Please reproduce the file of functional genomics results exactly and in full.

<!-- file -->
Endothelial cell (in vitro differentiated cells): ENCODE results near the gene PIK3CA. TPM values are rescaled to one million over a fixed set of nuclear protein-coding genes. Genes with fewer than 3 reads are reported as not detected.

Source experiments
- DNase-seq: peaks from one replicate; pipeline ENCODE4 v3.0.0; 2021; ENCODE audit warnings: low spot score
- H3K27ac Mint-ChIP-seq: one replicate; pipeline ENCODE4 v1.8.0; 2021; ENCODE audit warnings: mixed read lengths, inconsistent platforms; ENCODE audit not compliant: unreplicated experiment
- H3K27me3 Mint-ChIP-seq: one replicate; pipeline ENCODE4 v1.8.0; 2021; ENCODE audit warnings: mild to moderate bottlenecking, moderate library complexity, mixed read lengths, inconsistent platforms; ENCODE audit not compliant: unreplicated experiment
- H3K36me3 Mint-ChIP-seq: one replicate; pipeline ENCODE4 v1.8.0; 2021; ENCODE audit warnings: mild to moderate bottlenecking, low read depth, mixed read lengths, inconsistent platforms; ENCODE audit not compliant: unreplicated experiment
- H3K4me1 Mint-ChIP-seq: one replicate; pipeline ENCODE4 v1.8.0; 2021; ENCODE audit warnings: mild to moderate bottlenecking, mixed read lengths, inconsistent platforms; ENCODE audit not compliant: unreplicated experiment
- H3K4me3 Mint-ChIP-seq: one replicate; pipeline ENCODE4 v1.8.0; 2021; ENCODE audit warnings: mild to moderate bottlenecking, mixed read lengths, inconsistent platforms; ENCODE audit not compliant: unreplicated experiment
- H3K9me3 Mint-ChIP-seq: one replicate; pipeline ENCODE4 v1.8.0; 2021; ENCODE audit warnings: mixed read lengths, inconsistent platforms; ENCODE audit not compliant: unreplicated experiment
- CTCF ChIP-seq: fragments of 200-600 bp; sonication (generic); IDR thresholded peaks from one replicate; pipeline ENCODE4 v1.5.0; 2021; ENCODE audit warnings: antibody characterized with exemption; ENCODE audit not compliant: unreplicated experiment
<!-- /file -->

Endothelial cell (in vitro differentiated cells): ENCODE results near the gene PIK3CA. TPM values are rescaled to one million over a fixed set of nuclear protein-coding genes. Genes with fewer than 3 reads are reported as not detected.

Source experiments
- DNase-seq: peaks from one replicate; pipeline ENCODE4 v3.0.0; 2021; ENCODE audit warnings: low spot score
- H3K27ac Mint-ChIP-seq: one replicate; pipeline ENCODE4 v1.8.0; 2021; ENCODE audit warnings: mixed read lengths, inconsistent platforms; ENCODE audit not compliant: unreplicated experiment
- H3K27me3 Mint-ChIP-seq: one replicate; pipeline ENCODE4 v1.8.0; 2021; ENCODE audit warnings: mild to moderate bottlenecking, moderate library complexity, mixed read lengths, inconsistent platforms; ENCODE audit not compliant: unreplicated experiment
- H3K36me3 Mint-ChIP-seq: one replicate; pipeline ENCODE4 v1.8.0; 2021; ENCODE audit warnings: mild to moderate bottlenecking, low read depth, mixed read lengths, inconsistent platforms; ENCODE audit not compliant: unreplicated experiment
- H3K4me1 Mint-ChIP-seq: one replicate; pipeline ENCODE4 v1.8.0; 2021; ENCODE audit warnings: mild to moderate bottlenecking, mixed read lengths, inconsistent platforms; ENCODE audit not compliant: unreplicated experiment
- H3K4me3 Mint-ChIP-seq: one replicate; pipeline ENCODE4 v1.8.0; 2021; ENCODE audit warnings: mild to moderate bottlenecking, mixed read lengths, inconsistent platforms; ENCODE audit not compliant: unreplicated experiment
- H3K9me3 Mint-ChIP-seq: one replicate; pipeline ENCODE4 v1.8.0; 2021; ENCODE audit warnings: mixed read lengths, inconsistent platforms; ENCODE audit not compliant: unreplicated experiment
- CTCF ChIP-seq: fragments of 200-600 bp; sonication (generic); IDR thresholded peaks from one replicate; pipeline ENCODE4 v1.5.0; 2021; ENCODE audit warnings: antibody characterized with exemption; ENCODE audit not compliant: unreplicated experiment